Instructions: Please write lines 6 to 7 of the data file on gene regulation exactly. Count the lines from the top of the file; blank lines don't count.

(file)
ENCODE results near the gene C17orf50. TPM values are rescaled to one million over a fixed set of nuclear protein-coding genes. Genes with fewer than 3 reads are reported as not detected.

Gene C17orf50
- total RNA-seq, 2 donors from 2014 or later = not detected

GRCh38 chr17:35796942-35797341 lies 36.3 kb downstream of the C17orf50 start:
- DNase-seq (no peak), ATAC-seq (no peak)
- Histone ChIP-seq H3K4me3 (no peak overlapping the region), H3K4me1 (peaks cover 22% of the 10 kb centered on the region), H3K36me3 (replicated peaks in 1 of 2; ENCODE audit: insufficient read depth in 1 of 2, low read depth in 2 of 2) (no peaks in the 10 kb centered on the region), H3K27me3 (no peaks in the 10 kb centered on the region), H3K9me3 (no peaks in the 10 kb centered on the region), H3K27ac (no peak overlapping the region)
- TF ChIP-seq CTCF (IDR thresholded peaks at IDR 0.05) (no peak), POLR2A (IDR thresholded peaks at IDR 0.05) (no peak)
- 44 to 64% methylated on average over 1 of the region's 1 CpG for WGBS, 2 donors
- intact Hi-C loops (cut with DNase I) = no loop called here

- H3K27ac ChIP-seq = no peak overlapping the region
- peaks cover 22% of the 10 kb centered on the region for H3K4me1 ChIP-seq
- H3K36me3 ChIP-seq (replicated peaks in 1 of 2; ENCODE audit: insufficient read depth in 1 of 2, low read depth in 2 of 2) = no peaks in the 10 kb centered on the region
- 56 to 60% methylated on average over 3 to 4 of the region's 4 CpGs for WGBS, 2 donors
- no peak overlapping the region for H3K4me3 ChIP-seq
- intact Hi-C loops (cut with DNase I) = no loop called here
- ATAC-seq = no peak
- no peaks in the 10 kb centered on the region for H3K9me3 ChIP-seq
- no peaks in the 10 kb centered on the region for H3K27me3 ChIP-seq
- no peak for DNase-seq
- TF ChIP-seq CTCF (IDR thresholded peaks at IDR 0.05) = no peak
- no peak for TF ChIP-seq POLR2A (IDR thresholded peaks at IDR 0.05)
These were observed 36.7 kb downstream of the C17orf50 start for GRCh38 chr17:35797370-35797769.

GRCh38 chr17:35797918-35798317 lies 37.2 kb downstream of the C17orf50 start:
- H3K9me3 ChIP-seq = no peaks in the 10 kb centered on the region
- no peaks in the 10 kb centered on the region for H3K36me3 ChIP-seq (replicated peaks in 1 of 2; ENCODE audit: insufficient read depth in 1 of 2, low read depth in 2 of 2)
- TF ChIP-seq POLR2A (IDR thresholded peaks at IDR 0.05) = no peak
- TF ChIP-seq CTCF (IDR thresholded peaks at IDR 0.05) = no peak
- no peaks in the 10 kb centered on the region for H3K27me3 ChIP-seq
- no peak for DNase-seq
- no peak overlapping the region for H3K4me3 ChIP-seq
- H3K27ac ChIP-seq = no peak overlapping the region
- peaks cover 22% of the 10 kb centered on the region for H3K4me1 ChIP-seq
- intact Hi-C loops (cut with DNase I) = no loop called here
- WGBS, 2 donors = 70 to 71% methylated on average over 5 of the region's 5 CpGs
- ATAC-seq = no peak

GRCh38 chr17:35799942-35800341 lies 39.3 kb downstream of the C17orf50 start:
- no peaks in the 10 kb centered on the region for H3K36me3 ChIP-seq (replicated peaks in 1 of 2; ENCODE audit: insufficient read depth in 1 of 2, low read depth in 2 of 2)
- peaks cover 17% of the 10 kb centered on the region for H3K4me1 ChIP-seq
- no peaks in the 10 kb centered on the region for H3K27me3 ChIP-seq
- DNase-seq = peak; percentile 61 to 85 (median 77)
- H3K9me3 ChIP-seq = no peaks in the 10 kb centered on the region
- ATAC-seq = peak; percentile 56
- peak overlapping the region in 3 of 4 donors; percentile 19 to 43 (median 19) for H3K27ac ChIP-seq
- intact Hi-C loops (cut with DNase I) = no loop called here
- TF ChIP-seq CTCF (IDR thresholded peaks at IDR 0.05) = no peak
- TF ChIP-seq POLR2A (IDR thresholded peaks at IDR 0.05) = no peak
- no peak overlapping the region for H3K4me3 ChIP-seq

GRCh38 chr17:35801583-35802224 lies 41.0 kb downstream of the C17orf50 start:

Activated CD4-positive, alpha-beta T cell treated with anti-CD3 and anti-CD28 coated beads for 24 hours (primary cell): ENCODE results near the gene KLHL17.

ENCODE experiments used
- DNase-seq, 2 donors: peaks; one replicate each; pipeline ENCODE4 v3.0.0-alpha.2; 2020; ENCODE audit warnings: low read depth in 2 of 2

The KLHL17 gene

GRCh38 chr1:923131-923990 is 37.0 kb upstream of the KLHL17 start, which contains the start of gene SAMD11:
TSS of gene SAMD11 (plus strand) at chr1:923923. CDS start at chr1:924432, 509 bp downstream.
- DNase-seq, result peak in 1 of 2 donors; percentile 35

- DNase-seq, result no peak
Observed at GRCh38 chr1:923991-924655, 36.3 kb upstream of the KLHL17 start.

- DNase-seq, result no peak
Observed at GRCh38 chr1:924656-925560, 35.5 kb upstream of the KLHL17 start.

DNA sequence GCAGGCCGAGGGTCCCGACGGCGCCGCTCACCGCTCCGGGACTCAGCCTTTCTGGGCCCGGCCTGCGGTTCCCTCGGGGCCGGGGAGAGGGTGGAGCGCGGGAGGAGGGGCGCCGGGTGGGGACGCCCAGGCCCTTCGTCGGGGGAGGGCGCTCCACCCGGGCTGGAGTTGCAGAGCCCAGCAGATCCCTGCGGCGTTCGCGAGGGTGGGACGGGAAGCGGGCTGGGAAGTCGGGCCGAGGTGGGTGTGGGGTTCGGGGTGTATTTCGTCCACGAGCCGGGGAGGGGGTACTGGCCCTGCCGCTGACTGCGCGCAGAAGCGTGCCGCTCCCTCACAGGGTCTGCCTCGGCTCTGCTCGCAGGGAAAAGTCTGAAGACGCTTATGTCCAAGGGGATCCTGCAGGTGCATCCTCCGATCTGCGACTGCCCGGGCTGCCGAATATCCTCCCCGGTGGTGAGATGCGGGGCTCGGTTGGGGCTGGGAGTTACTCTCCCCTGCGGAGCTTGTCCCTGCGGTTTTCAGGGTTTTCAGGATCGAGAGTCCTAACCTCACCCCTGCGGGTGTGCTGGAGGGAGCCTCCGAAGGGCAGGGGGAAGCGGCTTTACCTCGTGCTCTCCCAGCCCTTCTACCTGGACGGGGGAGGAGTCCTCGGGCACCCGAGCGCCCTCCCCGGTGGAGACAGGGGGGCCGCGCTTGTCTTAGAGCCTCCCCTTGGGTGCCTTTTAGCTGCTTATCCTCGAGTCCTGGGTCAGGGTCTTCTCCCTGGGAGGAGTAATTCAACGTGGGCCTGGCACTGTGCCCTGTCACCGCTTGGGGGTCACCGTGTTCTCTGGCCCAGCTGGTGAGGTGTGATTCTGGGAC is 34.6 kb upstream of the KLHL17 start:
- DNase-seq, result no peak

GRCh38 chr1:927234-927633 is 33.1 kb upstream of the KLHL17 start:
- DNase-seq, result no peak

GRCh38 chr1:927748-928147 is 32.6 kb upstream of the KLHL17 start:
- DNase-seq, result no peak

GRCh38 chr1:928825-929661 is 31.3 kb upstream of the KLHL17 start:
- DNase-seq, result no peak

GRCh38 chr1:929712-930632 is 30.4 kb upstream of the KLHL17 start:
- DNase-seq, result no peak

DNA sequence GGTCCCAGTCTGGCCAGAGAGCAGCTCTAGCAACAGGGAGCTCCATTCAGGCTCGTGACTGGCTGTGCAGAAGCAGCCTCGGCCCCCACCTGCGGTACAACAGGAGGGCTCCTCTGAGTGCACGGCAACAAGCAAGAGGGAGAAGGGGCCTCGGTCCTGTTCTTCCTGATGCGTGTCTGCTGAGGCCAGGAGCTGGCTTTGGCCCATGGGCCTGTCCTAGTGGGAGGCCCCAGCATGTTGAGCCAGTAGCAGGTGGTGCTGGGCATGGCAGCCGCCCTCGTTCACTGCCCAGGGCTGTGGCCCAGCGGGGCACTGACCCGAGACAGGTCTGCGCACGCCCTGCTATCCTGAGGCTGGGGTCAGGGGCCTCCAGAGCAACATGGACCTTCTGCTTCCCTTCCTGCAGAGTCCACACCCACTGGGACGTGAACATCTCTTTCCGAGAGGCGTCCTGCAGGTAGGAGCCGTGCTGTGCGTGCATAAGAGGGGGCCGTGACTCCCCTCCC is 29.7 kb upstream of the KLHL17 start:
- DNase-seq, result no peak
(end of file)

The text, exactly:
- Histone ChIP-seq H3K4me3 (no peak overlapping the region), H3K4me1 (peaks cover 22% of the 10 kb centered on the region), H3K36me3 (replicated peaks in 1 of 2; ENCODE audit: insufficient read depth in 1 of 2, low read depth in 2 of 2) (no peaks in the 10 kb centered on the region), H3K27me3 (no peaks in the 10 kb centered on the region), H3K9me3 (no peaks in the 10 kb centered on the region), H3K27ac (no peak overlapping the region)
- TF ChIP-seq CTCF (IDR thresholded peaks at IDR 0.05) (no peak), POLR2A (IDR thresholded peaks at IDR 0.05) (no peak)